Yet again, Amazon is back in the news for its tax bill. Presidential candidate Sen. Bernie Sanders this week amplified the claim about Amazon’s tax bill, despite no new tax data actually emerging. The implication is that Amazon is using swampy connections and special carve-outs to get away with murder through the tax code. The reality is far less sexy — Amazon is using common, bipartisan deductions that exist for good reason.
The single most important deduction that Amazon used to reduce its final tax bill is the deduction for net operating loss carryforwards. This deduction exists because business profits can fluctuate wildly from year to year, with huge losses one year and large profits the next.
Without the net operating loss carryforwards deduction, a business would face a large tax bill in its high-profit year, but be left out to dry in its lean year. In other words, without this deduction, businesses that see these kinds of fluctuations would be punished by the tax code, particularly start-ups. The net operating loss carryforwards deduction allows businesses to smooth out their tax bill across the good years and the bad, which is good for them and good for ensuring steady revenue streams.
Amazon also relies heavily on the research and development (R&D) tax credit. An immensely popular bipartisan provision championed by the Obama administration, the R&D credit accounts for the fact that technological advancements benefit society as a whole. The credit exists to encourage businesses to invest in R&D, and the fact that Amazon has utilized the credit so heavily is a sign that the credit is working.
In fact, Amazon is the model of what tax policymakers claim they want to see from a major corporation: a business that invests heavily in its operations and its workers. Those very investments are now contributing to reducing the company’s tax bill. Ironically, Amazon would not be facing this criticism over its taxes if it shifted its investment in R&D to stock buybacks, which the company does not engage in.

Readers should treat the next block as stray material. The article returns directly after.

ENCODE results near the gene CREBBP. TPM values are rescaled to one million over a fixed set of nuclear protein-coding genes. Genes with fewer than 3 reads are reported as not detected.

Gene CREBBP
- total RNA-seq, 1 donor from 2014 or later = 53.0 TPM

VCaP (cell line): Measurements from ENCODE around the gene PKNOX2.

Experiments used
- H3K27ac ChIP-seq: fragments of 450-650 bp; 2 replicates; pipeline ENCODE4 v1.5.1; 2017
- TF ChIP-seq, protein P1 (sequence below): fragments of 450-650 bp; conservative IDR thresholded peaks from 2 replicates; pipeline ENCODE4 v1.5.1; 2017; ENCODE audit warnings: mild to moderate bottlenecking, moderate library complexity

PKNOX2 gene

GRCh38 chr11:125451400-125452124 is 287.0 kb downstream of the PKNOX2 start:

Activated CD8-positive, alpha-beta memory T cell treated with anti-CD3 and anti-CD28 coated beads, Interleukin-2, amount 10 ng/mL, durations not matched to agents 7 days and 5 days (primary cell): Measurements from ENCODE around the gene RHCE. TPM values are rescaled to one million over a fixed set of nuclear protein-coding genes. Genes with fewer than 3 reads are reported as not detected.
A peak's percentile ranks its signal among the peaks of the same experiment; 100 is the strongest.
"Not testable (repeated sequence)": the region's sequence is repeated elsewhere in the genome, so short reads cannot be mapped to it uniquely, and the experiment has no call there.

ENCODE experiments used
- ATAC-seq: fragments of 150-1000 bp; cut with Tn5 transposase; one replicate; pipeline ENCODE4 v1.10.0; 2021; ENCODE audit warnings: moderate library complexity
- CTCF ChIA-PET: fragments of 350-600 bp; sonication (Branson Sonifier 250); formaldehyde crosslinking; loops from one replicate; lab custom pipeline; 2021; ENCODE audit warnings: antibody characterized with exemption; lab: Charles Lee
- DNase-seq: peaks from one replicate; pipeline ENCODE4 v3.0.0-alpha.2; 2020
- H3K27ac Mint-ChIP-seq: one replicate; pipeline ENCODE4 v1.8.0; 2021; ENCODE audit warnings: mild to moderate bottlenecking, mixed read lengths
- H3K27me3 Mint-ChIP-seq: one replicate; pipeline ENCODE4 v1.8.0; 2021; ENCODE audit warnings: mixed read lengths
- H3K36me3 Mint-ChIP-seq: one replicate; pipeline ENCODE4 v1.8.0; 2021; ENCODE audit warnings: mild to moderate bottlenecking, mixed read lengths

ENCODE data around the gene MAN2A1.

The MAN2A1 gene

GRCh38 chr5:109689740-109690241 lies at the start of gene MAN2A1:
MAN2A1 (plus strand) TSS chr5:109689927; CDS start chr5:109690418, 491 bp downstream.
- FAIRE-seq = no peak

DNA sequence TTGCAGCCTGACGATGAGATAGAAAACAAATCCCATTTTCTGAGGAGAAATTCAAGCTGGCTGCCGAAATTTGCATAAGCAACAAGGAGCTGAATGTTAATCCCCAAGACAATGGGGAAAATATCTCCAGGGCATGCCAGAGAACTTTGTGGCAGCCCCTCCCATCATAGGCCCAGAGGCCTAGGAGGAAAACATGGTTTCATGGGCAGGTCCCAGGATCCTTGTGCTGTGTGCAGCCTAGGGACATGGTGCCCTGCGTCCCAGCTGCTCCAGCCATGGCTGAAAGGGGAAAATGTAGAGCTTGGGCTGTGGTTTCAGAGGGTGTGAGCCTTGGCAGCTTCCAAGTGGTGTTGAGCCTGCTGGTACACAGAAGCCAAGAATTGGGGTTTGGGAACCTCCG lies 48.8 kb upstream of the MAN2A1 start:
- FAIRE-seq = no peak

There are other tax breaks that Amazon used, but none of them could be characterized as obscure or “carve-outs.” The most significant of these is the deduction for stock-based compensation — a deduction which could certainly be criticized, but is nonetheless a commonly used deduction introduced by President Clinton and congressional Democrats in the ‘90s.
In fact, the source of the zero-tax claim shows how silly looking at just one year of taxes is in the first place. The “Amazon paid zero taxes in 2018” claim comes from a report by the Institute on Taxation and Economic Policy, a left-leaning think tank. But that same report’s methodology returns a result that Amazon paid a nearly 92 percent effective tax rate in 2014 — which is high.
Part of the reason why Amazon’s taxes keep popping back into the news is to imply the 2017 tax reform law is helping big corporations avoid taxes. That’s not the case though. All of these deductions existed before the Tax Cuts and Jobs Act (TCJA) was passed, and were not changed by the law.
Tax bills for big corporations make for a popular news hook, but they often misunderstand the issue at hand. Amazon’s not avoiding taxes through some nefarious means, it is taking advantage of tax deductions that are bipartisan, popular, and in the tax code for good reason.
The views and opinions expressed in this commentary are those of the author and do not reflect the official position of The Daily Caller.